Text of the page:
This page has been archived and is no longer updated. Find out more about page archiving.

Last updated at 15:25 GMT, Friday, 22 February 2013

UN rejects claims from cholera victims

Summary

22 February 2013

The United Nations has formally rejected damage claims from lawyers working on behalf of the victims of the cholera epidemic in Haiti. UN peacekeepers have been accused of introducing the disease to the country, which has infected more than 600,000 people and killed around 8,000 since 2010.

Reporter:

Barbara Plett

The UN building in New York

The United Nations headquarters in New York

Listen

Click to hear the report

Report

In a terse statement, the spokesman for the UN Secretary General Ban Ki-Moon said the damages claim was 'not receivable', under a convention that grants the United Nations immunity for its actions.

Families of the victims are demanding millions of dollars in compensation, accusing the UN of introducing the disease to Haiti. The UN has never admitted responsibility, despite mounting evidence that the epidemic was caused by poor sanitation at a peacekeeping camp.

A lawyer for the cholera victims told the BBC that UN immunity could not mean impunity, and said the case would now be pursued in a national court. The lawyer, Brian Concannon, said the victims' legal team would challenge the UN's right to immunity from Haitian courts, on the grounds that it hadn't established an alternative mechanism for dealing with accountability issues, as stipulated in its agreement with the government.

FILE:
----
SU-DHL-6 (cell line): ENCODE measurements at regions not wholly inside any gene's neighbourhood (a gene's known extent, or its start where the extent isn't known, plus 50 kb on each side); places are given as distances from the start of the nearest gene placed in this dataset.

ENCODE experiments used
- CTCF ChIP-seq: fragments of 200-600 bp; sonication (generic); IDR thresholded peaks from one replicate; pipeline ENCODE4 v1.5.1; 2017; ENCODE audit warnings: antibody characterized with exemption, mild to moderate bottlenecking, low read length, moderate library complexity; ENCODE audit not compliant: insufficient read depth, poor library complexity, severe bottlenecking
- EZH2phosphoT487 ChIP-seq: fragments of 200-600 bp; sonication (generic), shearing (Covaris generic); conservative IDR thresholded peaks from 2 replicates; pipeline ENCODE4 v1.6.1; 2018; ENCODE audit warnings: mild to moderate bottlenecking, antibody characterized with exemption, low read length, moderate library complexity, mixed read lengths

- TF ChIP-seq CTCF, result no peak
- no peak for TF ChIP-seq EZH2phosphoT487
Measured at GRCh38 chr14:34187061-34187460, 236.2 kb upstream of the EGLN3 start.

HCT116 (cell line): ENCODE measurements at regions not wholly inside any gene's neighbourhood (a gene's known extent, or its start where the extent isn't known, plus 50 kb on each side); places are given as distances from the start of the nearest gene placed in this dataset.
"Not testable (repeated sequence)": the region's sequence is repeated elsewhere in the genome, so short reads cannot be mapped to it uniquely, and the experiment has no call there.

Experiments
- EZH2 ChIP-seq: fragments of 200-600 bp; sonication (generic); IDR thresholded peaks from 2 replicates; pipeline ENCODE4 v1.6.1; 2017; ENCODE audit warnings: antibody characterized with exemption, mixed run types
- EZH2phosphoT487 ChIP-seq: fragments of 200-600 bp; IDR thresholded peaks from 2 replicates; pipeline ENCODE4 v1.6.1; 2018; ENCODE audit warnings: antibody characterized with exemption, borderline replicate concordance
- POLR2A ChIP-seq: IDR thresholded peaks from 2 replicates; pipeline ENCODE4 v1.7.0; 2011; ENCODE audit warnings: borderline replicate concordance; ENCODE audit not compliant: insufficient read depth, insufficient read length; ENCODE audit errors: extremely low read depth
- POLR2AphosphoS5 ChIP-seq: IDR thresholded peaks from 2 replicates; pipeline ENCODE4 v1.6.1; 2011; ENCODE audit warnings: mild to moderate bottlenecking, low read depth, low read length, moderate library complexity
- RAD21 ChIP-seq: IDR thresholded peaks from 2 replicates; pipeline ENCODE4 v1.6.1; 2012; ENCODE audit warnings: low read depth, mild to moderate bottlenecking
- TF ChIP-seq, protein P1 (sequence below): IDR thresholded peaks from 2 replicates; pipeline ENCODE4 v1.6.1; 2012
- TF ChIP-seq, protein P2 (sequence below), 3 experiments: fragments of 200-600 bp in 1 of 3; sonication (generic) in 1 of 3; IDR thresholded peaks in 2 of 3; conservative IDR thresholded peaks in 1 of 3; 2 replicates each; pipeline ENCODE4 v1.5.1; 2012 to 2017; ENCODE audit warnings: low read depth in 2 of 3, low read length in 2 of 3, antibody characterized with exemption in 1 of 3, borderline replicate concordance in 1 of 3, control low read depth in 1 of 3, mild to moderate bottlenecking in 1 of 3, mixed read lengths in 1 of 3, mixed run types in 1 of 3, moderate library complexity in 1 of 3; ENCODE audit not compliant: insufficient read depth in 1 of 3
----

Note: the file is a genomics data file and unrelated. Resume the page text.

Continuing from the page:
He also said lifting immunity would not challenge UN policy, which is protected by the convention, but its practice, such as how to test troops for disease and properly dispose of sewage.

There's evidence that infected Nepalese peacekeepers caused the epidemic by dumping untreated waste into a key river system, but the UN insists it's impossible to pinpoint blame definitively. Late last year it launched an initiative to eliminate cholera in Haiti by investing in clean drinking water and sanitation systems, a move Mr Concannon said he considered an unofficial response to the victims' claims.

Listen

Click here to hear the vocabulary

Vocabulary

terse

short and angry

convention

acceptable and agreed way to do something

immunity

protection from legal action

compensation

payment for the problems that they have faced

mounting

increasing

sanitation

facilities for providing clean water and disposing of human waste

impunity

protection from punishment

mechanism

acceptable and effective procedure

stipulated

specified as important and necessary

to pinpoint

to precisely/exactly locate

  1. Home
  2. Grammar, Vocabulary & Pronunciation
  3. Words in the News
  4. UN rejects claims from cholera victims